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The Jules Rimet Trophy - won outright by Brazil in 1970
The current World Cup trophy
Poster for the 1970 World Cup Finals Mexico
The 1970 World Cup set comprises a combination of stickers and cards. The stickers are self-adhesive, with a peel-off back. The cards are designed to be glued into the album, which was available to buy separately.The entire Mexico 1970 edition consisted of 288 pieces (242 cards and 42 stickers). Click here to see the complete set.

Mexico 1970 - The Greatest FIFA World Cup of Them All?

Mexico 1970 – The Greatest FIFA World Cup of Them All?

Every football fan has their own particular favourite FIFA World Cup Finals competition but the consensus is that the tournament held in Mexico in 1970 was the greatest of them all.

What was it about Mexico that made it so special? Perhaps it was a combination of factors which included an England squad defending their trophy widely regarded as even better than the team which won the World Cup at Wembley in 1966. Then there was the exotic location and for many the first chance to see the matches live on TV in colour. Add to the mix some very good teams from Italy, West Germany, Uruguay, Peru, the Soviet Union and the host Nation, Mexico. Then there was the fact that as the competition had just 16 qualifiers, there was none of the meaningless matches we have today for the first two weeks where the dross is eliminated.

But above all there was Brazil. A Brazil who played the game with such flair and style that they are quite rightly regarded as the greatest football team the game has ever seen. There was Pelé & Rivelino, Jairzinho & Gerson, Tostao & Everaldo and if Brazil’s defence wasn’t quite up to the standards of their midfield and attack they also had one of football’s best ever full-backs in team captain Carlos Alberto.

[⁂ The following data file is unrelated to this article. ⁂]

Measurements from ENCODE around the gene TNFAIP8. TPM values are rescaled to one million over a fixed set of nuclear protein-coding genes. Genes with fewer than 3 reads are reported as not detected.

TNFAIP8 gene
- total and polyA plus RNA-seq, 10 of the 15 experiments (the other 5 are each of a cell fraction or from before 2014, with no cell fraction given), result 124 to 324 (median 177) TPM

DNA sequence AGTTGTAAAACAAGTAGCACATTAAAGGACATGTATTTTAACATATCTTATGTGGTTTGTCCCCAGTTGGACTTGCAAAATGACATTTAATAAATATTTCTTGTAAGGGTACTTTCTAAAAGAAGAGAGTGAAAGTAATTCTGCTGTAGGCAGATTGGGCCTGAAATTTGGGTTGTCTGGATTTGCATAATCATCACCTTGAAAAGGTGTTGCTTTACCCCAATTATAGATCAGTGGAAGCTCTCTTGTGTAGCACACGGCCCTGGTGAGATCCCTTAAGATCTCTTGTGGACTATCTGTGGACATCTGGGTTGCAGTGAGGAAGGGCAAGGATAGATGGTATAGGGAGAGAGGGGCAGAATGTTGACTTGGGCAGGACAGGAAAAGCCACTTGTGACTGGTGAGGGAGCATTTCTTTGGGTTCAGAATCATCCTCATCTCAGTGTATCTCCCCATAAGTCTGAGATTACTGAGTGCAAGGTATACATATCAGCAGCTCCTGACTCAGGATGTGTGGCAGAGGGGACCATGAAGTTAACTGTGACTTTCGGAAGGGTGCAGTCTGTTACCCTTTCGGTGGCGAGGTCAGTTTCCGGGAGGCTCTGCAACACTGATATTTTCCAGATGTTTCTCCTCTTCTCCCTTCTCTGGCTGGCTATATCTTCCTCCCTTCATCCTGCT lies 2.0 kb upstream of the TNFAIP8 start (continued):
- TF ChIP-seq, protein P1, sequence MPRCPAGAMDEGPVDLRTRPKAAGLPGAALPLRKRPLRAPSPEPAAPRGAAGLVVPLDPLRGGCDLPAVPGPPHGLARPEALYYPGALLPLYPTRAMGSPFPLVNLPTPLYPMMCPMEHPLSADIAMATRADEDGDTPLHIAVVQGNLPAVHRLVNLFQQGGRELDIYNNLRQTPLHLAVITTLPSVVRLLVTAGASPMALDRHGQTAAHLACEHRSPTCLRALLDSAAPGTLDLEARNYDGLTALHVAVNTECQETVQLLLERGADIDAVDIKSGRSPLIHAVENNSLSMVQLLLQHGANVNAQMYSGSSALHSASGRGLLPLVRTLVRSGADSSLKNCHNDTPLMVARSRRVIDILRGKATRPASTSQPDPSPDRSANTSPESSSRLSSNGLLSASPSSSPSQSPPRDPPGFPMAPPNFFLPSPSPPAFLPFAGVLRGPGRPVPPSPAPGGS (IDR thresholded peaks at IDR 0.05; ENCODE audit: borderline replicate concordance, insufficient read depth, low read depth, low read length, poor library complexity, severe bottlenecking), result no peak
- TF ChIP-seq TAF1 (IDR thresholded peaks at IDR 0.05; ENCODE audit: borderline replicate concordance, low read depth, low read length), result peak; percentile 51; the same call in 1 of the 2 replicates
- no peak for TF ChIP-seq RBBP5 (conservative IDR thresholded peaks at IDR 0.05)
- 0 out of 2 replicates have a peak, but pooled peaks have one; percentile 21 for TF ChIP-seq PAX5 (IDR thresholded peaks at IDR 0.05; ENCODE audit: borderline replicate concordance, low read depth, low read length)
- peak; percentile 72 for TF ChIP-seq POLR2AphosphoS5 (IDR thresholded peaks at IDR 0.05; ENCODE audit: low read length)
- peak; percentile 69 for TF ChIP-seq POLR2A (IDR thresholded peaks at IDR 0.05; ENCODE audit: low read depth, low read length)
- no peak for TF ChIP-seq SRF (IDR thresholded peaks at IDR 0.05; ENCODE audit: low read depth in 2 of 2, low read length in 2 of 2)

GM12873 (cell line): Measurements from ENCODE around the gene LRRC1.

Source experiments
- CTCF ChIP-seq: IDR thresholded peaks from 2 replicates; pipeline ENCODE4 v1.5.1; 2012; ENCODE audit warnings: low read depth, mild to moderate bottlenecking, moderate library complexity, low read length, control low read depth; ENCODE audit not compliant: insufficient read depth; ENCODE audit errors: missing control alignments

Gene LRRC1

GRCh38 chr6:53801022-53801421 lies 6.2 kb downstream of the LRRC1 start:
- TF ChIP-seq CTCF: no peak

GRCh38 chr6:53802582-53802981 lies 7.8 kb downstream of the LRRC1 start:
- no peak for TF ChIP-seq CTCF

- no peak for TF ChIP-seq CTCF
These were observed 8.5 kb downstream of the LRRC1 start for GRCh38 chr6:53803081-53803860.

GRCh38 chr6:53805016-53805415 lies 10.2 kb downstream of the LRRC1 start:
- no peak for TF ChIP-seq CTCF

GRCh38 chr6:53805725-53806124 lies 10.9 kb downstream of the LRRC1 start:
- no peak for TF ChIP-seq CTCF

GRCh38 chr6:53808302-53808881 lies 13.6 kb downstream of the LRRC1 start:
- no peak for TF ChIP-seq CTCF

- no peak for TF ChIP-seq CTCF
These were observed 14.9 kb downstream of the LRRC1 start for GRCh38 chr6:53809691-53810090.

The first phase saw the elimination of Belgium and El Salvador from Group A, Sweden and Israel from Group B, Romania and Czechoslovakia from Group C and Bulgaria and Morocco from Group D. The four Quarter-Finals then offered-up a mouthwatering feast of football.

Uruguay and the Soviet Union had a closely fought match which was resolved three minutes before the end of extra time when Espárrago put the South Americans into the Semi-Final, despite Soviet protests about the cross which led to the goal going out of play. Italy, who only managed to score once against Israel & Sweden in the group stage, had a comfortable win over their Mexican hosts 4-1.

Brazil beat Peru in the all South American Quarter Final 4-2 and the last match was between the old enemies England and West Germany. Alan Mullery and Martin Peters put England two goals up and most people watching on TV thought that was pretty much that. Alf Ramsey decided to substitute Bobby Charlton and bring-on Colin Bell instead and while many consider this to have been a blunder the truth was that Charlton was exhausted and there was little option. In any case, the Germans could do nothing but attack and they got a goal back through Beckenbauer and their equaliser came with 8 minutes remaining through Seeler. Extra time was played and striker Gerd Muller won the game for the Germans and England were on their way home.

The Semi-Finals saw one of the most astounding matches in World Cup history as Italy and West Germany played a thriller which went to extra time with the Italians winning 4-3 in a match dubbed “The Game of the Century”. Brazil booked their passage to the Final with a solid 3-1 win over Uruguay.

The Final itself was probably one of the most talked-about and analyzed games in football history as the skill, artistry and rhythm of the Brazilians overcame the tactics and flair of the Italians 4-1. Brazil’s goals came from Pelé, Gerson’s thunderbolt from outside the box, Jairzinho’s close range effort and the icing on the cake from Carlos Alberto at the end of a move in which no less than 9 Brazilians had been involved.